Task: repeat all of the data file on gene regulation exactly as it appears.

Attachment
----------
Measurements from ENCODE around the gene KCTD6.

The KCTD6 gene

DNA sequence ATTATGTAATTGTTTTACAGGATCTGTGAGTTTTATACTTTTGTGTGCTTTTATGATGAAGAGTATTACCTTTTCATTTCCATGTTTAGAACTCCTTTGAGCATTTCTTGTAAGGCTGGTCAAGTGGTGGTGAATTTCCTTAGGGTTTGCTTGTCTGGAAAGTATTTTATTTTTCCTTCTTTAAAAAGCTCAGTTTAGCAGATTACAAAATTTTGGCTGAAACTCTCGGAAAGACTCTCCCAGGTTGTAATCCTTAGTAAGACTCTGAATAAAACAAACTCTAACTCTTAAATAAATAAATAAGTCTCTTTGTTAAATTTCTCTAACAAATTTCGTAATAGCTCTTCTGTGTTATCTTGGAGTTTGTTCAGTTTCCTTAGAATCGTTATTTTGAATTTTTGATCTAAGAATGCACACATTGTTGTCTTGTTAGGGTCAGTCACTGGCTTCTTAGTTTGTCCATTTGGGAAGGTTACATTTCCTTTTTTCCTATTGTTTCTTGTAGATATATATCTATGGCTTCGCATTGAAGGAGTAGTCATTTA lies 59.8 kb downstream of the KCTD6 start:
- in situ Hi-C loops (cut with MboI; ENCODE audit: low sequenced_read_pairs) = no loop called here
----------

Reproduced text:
Measurements from ENCODE around the gene KCTD6.

The KCTD6 gene

DNA sequence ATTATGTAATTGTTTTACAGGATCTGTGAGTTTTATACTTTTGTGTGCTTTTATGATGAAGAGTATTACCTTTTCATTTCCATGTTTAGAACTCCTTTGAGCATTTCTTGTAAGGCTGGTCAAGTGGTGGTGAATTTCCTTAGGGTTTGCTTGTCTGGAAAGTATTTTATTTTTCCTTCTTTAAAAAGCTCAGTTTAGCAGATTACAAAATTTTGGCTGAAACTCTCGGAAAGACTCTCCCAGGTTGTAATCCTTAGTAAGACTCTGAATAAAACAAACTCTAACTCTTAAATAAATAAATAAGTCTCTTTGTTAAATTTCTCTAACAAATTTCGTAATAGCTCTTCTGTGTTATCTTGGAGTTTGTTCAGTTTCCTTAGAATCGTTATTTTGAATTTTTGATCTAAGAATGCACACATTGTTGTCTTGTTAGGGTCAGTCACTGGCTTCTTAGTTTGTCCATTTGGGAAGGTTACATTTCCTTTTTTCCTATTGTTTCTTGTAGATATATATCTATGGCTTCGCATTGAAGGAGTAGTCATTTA lies 59.8 kb downstream of the KCTD6 start:
- in situ Hi-C loops (cut with MboI; ENCODE audit: low sequenced_read_pairs) = no loop called here